they can help you save good amount of money on our energy bills. Energy efficient
devices helps us to save energy, save money and also reduces carbon footprint.
6. Reduce Waste: Landfills are the major
contributor of methane and other greenhouse gases. When the waste is burnt, it
releases toxic gases in the atmosphere which results air pollution, acid rain
and finally in global warming. Reusing and recycling old items can significantly
reduce your carbon footprint as it takes far less energy to recycle old items
than to produce items from scratch.
7. Plant a Tree: Planting trees is the best
method which can help much in reducing global warming. They not only give us oxygen
but also absorb in carbon dioxide, during the process of photosynthesis, which
is the main source of global warming.
8. Use Clean Fuel: Electric, smart cars, cars run
on vegetable oil, etc…are great examples for using renewable energy. Supporting
companies that provide these products will help the rest of the mainstream
manufacturing companies convert over.
9. Look for Renewable Fuel Options: If you can’t afford an electric car, buy the cleanest gasoline as
possible. When car shopping, look at the benefits of options that provide
renewable fuel. Although it may be a pretty penny now, you’re on the ground
level of forward thinking.
10. Save Energy: When you consume less, the less
carbon dioxide is released into the atmosphere. Setting your thermostat using
your smart phone or changing the type of light bulb you use is a great start.
11. Replace Filters on Air Conditioner and
you haven’t did then, not only are you wasting energy, but breathing in dirty
air hence spoiling your lungs. Cleaning the dirty air filter can save several
pounds of carbon dioxide a year.
12. Go Green: Using energy star appliances
will not only save money, but also the amount of energy wasted in our houses. Using
of CNG in our cars will also help to reduce air pollution. Keep electronics out
of trash by reusing and reducing unwanted demands. Adopt various ways to
13. Tune Your Car Regularly: Regular maintenance will help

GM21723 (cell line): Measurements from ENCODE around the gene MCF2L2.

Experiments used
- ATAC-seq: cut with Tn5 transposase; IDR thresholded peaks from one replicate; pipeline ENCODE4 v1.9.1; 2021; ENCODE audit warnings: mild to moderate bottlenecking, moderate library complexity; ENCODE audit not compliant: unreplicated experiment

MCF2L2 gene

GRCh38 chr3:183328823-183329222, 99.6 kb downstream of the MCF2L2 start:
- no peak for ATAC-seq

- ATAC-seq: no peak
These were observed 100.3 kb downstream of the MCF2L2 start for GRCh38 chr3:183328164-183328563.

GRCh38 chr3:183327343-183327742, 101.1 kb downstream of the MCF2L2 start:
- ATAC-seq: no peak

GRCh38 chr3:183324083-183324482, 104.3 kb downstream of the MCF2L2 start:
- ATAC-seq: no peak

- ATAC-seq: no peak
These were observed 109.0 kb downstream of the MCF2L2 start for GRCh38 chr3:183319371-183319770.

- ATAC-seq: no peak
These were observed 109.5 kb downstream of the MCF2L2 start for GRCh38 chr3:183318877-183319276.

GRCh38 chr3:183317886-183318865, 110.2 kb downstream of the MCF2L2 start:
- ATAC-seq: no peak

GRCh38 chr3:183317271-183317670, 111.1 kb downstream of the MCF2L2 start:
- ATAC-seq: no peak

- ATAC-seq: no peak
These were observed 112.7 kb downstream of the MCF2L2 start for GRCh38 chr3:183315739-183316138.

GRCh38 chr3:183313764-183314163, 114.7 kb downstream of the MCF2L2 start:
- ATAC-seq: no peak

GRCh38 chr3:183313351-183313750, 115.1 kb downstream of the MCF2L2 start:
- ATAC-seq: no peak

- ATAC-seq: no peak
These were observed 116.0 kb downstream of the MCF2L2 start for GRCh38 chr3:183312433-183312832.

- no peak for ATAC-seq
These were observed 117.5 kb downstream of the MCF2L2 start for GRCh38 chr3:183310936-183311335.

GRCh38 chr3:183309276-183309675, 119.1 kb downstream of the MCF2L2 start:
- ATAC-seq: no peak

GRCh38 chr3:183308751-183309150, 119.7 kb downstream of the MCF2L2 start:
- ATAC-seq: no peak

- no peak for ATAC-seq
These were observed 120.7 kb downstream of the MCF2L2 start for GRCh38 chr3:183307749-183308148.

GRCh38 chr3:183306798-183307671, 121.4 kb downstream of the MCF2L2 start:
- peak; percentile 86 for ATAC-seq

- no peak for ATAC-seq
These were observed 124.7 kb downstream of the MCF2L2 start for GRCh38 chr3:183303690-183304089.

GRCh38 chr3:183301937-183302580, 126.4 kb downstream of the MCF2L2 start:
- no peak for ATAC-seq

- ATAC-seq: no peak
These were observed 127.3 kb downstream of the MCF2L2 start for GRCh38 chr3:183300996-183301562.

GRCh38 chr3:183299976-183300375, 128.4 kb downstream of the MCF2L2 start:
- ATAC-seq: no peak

your car function properly and emit less carbon dioxide.
14. Conserve Water: This is also equally important
for survival of current as well as future generations. If we add up the water that
is wasted by the millions of Americans while brushing their teeth, we could
provide water to more than 23 nations with pure, drinking water. Remember, it
takes energy to draw and filter water from underground. Taking a quick 5 minute
shower will greatly conserve energy. The type of shower head used, will also
aid in combating global warming. Take showers instead of baths. Showers use
less water than baths by 25%. Over the course of a year that’s hundreds of
15. Check Your Tires: make sure that your tires are
inflated properly when you are driving. If not, then your vehicle might be
consuming more fuel releasing more CO2 and other polluting gases in
the atmosphere. Always keep your engine properly tuned and drive less
aggressively. Combative driving and frequent applying of brakes nacelles the
engine and can even lower the mileage of the vehicle.
16. Become Aware of Your Contribution and
spread the awareness: With technology within your fingertips, keep trying to find
information about protecting the environment whenever possible. To help emit
less CO2, the first step is being aware of how much you contribute.
Use more and more biodegradable materials like paper or non-woven bags. The
most important step would be invidual contribution towards our environment.
on the impact of global warming on the ecosystem of lndian Sundarbans is still
at an embryo stage. There are many constraints related to this very important
issue .Those are the ability of the regional government to arrest the
alteration of the water quality despite ongoing efforts taken by various levels
of government agencies is recognized Fifteen years after Rio convention and
despite efforts in regional development of Agenda 21 programmes, there is little
evidence of addressing the climate change issue with respect to biodiversity of
the mangrove dominated lndian Sunderbans .The concept of CO2 sink in
the biological community has been ignored although the phytoplankton community
plays a major role as indicator of water quality change and sink for green
house gases and nutrients. Data on
lntegrated Coastal Zone Management (ICZM) linking the discharge from Himalayan
glaciers through Hooghly river via Farakka barrage on continuous basis may help
to develop a realistic model on alteration of salinity regimes in the western
and eastern part of lndian Sundarbans, Such model may help to correlate the
oscillation of biodiversity with respect to environmental variables (preferably
salinity) of the present geographical locales.